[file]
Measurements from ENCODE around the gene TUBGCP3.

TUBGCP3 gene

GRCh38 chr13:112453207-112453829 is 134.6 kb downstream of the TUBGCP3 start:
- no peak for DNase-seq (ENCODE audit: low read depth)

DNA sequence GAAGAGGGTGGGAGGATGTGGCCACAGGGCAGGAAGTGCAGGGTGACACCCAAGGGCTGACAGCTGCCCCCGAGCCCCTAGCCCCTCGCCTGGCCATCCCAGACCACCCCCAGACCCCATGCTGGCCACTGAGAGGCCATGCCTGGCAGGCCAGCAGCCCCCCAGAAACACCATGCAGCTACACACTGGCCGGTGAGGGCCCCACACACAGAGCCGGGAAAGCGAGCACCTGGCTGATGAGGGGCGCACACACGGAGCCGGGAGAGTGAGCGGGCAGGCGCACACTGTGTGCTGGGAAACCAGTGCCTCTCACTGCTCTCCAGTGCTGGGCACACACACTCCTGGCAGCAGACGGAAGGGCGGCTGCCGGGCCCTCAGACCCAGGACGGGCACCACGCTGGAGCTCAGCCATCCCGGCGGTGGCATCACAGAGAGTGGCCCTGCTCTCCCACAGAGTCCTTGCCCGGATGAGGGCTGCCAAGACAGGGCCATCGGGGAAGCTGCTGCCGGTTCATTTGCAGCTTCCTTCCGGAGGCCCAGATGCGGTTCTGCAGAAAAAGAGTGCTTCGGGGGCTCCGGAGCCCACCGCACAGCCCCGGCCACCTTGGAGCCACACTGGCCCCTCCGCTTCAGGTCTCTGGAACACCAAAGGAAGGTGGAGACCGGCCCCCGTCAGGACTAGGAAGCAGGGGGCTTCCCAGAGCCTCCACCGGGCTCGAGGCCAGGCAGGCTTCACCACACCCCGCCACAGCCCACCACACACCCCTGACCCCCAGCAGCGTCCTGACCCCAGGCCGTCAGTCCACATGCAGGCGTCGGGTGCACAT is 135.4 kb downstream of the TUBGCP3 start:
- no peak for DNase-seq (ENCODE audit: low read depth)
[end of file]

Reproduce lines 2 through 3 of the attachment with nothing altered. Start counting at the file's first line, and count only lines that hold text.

TUBGCP3 gene

GRCh38 chr13:112453207-112453829 is 134.6 kb downstream of the TUBGCP3 start: